Let’s moan about the reality of realty today.
My quick take when I saw that tweet and the comments:
This tweet is getting a lot of hate but…it’s exactly what I did for every place I’ve bought. Got an agent from the same firm so they can double dip. I mean the whole options market revolves around understanding the dynamic of billing both sides.
You’ll get better allocations when there’s a judgment call (there usually is) on the splits if you are a regular client of the broker. Give up a half-cent commission on a 5k lot a couple times a month lot so you can get 1/2 instead of 1/4 allocation on the 10k lot good by a dime.
In the options world, the analytics and nerd stuff get s a lot of attention but it’s also the most democratic aspect. The highest edge (although least scalable) part of the game is relationship maintenance. There’s an equilibrium of tit-for-tat that resides within a snapshot of time that is defined by prevailing technology and the split of predator/prey populations. Large shifts in either the tech or the populations alter the parameters of the equilibrium pecking order. There is one constant — middlemen “control” the flow. Flow is the plankton at the bottom of the food chain.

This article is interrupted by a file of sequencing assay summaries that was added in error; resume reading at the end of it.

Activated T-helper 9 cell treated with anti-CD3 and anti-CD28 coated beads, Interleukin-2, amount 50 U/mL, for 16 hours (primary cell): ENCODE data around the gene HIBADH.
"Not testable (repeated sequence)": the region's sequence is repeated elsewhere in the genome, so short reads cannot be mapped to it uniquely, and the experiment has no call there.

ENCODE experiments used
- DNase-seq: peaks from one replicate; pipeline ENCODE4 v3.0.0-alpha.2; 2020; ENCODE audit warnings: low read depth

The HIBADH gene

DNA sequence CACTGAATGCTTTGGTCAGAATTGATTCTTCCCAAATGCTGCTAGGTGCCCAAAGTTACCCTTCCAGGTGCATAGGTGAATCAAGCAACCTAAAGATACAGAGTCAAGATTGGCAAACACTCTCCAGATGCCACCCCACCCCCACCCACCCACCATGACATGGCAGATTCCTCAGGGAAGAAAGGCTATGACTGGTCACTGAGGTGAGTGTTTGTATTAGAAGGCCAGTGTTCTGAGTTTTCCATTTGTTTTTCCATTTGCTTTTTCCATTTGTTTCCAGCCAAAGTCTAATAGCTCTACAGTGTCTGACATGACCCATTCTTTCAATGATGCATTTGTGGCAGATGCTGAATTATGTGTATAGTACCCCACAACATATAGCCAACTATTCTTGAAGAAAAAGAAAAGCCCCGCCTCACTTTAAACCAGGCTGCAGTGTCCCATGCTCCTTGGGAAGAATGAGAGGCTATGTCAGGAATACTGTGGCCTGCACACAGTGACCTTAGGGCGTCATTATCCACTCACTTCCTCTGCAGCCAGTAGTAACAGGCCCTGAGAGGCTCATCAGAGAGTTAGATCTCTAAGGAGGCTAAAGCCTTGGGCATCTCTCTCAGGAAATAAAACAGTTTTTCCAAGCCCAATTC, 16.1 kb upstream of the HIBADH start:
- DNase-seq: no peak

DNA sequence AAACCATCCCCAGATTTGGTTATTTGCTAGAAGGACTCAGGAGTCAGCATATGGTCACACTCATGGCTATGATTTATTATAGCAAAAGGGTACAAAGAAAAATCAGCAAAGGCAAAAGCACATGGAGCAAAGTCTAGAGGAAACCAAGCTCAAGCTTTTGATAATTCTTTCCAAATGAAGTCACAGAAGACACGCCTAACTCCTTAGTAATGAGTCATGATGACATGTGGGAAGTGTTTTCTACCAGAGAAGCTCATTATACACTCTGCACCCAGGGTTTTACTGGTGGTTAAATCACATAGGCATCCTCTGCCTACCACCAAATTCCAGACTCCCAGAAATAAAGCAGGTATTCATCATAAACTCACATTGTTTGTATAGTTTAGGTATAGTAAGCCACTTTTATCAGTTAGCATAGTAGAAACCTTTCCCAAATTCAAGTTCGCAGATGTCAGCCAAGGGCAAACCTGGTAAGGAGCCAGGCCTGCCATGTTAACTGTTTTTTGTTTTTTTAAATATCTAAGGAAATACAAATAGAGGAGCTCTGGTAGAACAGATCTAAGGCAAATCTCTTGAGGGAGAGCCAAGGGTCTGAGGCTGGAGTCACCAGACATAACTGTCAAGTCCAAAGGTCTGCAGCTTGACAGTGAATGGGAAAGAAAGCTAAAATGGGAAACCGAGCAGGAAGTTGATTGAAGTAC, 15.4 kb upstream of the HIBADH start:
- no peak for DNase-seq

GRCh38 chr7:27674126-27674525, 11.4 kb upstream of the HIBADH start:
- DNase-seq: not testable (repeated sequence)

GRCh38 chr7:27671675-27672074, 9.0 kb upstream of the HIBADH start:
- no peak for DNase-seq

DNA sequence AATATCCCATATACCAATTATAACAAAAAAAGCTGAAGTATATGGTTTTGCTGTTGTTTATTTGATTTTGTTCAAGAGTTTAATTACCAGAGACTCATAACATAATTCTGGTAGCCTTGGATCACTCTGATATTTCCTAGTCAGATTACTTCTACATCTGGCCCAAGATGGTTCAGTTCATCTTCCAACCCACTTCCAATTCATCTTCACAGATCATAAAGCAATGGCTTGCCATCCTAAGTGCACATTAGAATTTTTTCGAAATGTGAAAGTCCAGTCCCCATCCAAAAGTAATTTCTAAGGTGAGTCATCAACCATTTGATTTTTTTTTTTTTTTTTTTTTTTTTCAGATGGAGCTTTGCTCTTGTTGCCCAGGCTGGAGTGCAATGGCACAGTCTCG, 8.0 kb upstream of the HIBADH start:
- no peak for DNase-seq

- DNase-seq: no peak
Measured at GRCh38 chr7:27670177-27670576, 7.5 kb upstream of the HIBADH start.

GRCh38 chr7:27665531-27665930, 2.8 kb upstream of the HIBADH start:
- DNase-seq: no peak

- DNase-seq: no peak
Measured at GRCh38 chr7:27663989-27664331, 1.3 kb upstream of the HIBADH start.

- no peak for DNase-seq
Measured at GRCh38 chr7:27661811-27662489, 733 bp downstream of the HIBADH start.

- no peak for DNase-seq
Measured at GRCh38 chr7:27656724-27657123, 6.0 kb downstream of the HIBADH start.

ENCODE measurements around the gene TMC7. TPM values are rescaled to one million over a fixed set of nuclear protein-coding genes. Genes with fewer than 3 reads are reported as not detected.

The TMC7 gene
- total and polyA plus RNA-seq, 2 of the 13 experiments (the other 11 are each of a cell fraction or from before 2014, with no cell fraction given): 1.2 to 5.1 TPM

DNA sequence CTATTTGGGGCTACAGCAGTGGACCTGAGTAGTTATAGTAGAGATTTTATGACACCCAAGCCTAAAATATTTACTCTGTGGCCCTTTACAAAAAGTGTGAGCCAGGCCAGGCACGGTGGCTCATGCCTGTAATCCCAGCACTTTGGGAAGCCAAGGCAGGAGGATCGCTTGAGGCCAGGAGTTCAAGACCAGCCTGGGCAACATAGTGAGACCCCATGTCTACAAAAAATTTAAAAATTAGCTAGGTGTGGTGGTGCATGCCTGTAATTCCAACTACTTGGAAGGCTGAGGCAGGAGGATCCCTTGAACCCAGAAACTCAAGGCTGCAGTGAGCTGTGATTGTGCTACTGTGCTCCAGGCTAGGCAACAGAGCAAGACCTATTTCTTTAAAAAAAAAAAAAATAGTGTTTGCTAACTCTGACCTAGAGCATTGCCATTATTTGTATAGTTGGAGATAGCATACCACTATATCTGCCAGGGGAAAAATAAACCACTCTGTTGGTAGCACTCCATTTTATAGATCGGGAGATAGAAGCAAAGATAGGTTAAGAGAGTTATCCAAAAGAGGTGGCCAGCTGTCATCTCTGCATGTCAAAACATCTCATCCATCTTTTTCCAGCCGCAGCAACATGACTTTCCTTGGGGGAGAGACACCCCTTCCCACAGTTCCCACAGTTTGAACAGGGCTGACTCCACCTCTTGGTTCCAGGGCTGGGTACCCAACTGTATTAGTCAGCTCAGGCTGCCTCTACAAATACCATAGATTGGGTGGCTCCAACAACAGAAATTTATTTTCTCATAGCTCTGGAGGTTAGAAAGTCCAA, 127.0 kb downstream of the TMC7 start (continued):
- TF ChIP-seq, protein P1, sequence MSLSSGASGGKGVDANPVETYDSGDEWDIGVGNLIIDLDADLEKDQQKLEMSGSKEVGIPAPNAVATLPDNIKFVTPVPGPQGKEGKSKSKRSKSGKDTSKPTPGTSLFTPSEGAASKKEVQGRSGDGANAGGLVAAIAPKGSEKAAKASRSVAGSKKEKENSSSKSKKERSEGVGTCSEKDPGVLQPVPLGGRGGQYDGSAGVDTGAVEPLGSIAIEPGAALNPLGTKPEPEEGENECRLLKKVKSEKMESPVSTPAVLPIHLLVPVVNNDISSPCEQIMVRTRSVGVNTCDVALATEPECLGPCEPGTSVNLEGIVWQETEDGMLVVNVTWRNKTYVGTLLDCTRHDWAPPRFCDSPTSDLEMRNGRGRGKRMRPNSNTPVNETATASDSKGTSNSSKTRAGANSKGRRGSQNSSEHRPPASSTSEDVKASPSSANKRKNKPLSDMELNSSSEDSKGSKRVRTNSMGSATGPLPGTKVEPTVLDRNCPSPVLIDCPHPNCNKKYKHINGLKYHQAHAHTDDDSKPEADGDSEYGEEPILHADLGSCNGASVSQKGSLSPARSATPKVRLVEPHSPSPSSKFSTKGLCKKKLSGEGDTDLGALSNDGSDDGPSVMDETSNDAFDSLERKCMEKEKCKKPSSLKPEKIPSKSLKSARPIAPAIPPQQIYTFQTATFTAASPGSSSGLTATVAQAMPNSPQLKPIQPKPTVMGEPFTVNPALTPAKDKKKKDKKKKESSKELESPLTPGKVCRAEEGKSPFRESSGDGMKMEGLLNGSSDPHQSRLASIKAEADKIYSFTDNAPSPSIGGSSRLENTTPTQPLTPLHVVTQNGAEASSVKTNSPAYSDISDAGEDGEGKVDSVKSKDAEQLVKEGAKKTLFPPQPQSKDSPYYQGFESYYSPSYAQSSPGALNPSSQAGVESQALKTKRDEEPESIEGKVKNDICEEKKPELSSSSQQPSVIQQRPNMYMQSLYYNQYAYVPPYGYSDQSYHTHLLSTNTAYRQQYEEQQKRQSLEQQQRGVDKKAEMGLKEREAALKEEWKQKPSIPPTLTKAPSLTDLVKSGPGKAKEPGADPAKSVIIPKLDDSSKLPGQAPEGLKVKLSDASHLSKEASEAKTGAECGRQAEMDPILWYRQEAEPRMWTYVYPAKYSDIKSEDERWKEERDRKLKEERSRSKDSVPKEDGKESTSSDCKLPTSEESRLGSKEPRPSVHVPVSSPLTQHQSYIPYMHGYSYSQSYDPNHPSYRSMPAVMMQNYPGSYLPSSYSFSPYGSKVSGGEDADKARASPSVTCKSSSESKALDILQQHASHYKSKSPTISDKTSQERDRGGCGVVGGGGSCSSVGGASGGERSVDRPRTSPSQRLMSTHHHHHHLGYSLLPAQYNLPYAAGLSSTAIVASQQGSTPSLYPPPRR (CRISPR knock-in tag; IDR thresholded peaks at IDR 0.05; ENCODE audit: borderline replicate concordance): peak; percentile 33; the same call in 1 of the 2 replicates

I think as a metaphor for many businesses — AI is gonna handle the calculus. But getting close to the people who wake up in the morning with opinions that lead them to buy and sell will always be the job to be done. The nerd stuff is satisfying. But making money is just grimy work.
It’s important to have the right expectations lest you cry when you find out who makes the most money (especially per unit of risk).
[A prior riff on the idea: The Juicy Stuff Doesn’t Hit The Pit]
One last thing…if the persistence of 6% broker commissions in our Zillow-enabled world has you puzzled, it seems like times might be changing. A recent settlement seems watershed:
🔗The Middleman Economy: Why Realtors Just Took a Big Loss and Homebuyers Might Benefit (9 min read)
by Matt Stoller
A shocking $1.8 billion antitrust decision by a jury against the National Association of Realtors for price-fixing could rearrange housing markets.